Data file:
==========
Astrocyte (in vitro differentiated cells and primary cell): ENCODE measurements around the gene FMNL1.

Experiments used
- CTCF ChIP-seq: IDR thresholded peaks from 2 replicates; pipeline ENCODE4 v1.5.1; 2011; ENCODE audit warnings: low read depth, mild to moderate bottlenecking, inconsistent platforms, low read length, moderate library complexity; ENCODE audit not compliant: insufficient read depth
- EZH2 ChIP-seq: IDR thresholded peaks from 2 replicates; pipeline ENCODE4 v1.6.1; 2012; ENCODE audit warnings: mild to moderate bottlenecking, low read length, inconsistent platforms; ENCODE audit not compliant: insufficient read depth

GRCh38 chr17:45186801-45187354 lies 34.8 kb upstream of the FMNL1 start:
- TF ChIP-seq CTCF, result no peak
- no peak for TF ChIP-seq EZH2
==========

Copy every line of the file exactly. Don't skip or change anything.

Astrocyte (in vitro differentiated cells and primary cell): ENCODE measurements around the gene FMNL1.

Experiments used
- CTCF ChIP-seq: IDR thresholded peaks from 2 replicates; pipeline ENCODE4 v1.5.1; 2011; ENCODE audit warnings: low read depth, mild to moderate bottlenecking, inconsistent platforms, low read length, moderate library complexity; ENCODE audit not compliant: insufficient read depth
- EZH2 ChIP-seq: IDR thresholded peaks from 2 replicates; pipeline ENCODE4 v1.6.1; 2012; ENCODE audit warnings: mild to moderate bottlenecking, low read length, inconsistent platforms; ENCODE audit not compliant: insufficient read depth

GRCh38 chr17:45186801-45187354 lies 34.8 kb upstream of the FMNL1 start:
- TF ChIP-seq CTCF, result no peak
- no peak for TF ChIP-seq EZH2